The future of the Howard Frankland | July 18
End the fixation on toll roads
The Howard Frankland Bridge has two spans — a northbound span, opened in 1960, and a southbound span, opened in 1990. Each span has four lanes. A six-lane replacement span has been proposed for the 57-year-old northbound span.
So far, so good, right? Two more lanes to handle the traffic increases since 1990.
Well, there is a small problem. Department of Transportation planners cannot seem to stop fantasizing about toll revenues.
Their plan calls for two of the six lanes to be express toll lanes — one in each direction. How would you like to pay a toll only to find yourself hurtling along at 70 mph down a concrete tunnel slightly wider than your car, with other cars flashing by you going the other way at the same speed, only a few feet away? What happens when there is a breakdown in one of these narrow lanes? Can you imagine the backup? How many newborns will be named "Howard" after their birth in one of these backups?
The bigger problem, however, is that an unimpeded six-lane road is much more efficient than a four-lane road plus two one-lane roads. So, the current plan spends hundreds of millions of dollars and doesn't do much to improve congestion.
The DOT planners, in conjunction with budget planners, need to get off the toll idea. Roads should compete for funding out of normal tax revenue streams with any other need of the people. Roads are not a privilege, they are a right due to taxpayers.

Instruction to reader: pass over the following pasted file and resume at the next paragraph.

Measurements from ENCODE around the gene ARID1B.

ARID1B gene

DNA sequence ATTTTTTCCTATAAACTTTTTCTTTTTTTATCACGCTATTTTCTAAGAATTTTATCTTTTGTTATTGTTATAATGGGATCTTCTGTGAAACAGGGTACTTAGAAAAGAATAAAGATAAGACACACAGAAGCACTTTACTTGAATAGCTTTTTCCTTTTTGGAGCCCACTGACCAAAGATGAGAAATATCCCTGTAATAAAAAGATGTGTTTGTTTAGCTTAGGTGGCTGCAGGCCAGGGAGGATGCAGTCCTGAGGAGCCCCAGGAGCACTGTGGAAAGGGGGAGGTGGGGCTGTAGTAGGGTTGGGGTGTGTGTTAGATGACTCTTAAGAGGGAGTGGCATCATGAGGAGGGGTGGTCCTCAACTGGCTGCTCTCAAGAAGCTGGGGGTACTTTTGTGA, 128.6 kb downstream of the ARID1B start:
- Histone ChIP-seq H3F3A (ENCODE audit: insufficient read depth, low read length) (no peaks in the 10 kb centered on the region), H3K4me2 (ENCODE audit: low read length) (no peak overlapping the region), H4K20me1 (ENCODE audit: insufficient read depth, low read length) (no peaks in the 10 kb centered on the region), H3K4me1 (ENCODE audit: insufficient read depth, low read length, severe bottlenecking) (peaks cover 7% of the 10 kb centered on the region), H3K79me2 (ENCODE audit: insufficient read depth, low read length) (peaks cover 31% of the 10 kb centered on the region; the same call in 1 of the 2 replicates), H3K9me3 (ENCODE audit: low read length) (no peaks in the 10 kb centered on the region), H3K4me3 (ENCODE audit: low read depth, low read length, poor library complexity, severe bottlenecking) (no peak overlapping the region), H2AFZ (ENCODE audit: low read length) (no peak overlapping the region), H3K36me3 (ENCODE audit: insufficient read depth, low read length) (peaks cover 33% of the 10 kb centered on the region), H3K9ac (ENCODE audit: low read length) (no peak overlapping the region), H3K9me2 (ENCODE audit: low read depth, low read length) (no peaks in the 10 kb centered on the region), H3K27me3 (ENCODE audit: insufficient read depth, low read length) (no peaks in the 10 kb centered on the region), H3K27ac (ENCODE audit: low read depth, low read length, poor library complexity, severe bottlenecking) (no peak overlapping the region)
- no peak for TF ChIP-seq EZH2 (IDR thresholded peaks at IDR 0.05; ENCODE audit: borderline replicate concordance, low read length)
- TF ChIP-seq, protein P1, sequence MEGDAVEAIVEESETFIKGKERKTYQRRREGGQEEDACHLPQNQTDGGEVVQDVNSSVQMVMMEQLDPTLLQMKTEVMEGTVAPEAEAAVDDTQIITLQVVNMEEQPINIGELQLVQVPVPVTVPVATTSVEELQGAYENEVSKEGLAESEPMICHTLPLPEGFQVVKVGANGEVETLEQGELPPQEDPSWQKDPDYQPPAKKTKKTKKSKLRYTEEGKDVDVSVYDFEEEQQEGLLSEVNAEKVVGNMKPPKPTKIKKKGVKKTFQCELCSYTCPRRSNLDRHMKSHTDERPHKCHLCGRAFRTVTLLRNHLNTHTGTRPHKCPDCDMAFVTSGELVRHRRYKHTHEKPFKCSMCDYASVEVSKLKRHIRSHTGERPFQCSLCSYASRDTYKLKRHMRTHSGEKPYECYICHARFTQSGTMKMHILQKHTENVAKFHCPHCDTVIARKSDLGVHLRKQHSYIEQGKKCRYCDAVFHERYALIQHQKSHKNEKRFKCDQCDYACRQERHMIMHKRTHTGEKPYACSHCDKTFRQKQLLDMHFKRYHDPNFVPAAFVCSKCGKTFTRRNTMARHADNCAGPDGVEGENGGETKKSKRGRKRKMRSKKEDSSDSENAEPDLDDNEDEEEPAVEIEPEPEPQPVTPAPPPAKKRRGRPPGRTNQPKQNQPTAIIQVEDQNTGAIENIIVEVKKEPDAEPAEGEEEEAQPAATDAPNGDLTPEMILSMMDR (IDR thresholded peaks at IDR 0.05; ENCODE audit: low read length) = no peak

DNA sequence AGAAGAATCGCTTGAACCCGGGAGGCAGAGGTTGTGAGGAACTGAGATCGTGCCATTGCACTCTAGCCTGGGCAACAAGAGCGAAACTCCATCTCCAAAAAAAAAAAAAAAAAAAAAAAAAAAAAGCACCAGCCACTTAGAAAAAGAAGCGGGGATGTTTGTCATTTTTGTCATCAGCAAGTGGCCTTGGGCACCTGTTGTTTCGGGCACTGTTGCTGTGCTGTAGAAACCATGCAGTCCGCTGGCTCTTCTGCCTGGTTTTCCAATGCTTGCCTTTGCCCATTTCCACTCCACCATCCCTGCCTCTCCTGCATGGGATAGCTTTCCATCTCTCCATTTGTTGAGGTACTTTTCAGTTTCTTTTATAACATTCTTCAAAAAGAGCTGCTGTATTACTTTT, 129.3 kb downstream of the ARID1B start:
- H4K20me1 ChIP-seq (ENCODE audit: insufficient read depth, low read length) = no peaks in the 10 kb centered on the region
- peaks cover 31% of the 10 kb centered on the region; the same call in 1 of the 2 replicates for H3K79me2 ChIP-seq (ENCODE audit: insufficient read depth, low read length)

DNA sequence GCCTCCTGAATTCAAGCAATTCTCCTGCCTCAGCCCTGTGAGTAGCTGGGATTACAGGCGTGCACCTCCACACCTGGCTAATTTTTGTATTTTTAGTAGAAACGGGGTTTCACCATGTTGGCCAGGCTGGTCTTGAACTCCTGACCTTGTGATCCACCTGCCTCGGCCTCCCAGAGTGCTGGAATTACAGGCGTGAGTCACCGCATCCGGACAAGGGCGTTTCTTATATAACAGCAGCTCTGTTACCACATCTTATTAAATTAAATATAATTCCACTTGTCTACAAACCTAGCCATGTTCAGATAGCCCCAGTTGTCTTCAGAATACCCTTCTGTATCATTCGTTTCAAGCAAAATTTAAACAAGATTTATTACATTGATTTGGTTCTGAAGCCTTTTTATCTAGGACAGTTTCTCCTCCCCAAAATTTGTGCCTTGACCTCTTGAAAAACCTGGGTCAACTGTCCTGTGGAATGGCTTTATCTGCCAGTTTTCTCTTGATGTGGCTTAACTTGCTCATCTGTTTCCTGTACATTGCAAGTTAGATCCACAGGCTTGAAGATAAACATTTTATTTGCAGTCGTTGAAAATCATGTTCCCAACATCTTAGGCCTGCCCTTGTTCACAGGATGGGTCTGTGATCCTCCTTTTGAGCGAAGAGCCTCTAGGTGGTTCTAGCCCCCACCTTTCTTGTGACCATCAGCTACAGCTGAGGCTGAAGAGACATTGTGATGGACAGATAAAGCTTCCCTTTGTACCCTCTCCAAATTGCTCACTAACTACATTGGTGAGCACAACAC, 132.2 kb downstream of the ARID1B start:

Michael Hartman, Tampa
Elements of a long-term solution | July 19, letter
Follow other nations' lead
If more unfettered "free markets" will solve our health care crisis, I have two questions for the letter writer.
First, why do all other industrialized nations embrace single-payer health care, with per capita costs less than one-half that of the United States?
Second, why is the United States the only nation where its citizens must resort to bankruptcy courts to resolve excessive health care bills?
Government and "free markets" must work in partnership in order to "promote the general welfare," as proven by the experience of all industrialized nations except the United States.
Mike MacDonald, Clearwater
Putnam backs campus guns | July 19
No guns on campus
Here we go again: guns on college campuses. Adam Putnam wants them there; I don't. I teach on one. Ideally, college should be a place where ideas are shared and considered. Tempers have been known to rise when deeply felt beliefs are questioned, even challenged. That's okay. It's part of learning how to question both others and oneself, how to be not just critical but also self-critical, how to express oneself, and most importantly, how to listen. Some students prove better at this than others. Carrying a gun should not be a part of this process. Heated debates are fine, even necessary. Heated debaters with guns? Not so fine.
I recommend that Putnam get behind what a clear majority of Floridians want: background checks for all would-be gun owners. Many of us have become just plain tired of political decisions that profoundly affect our lives being dictated by Big Oil, Big Sugar, Big Pharma — and the NRA, which, in the case of guns on campus, should stand for Not Really Appropriate.
Richard Downing, Hudson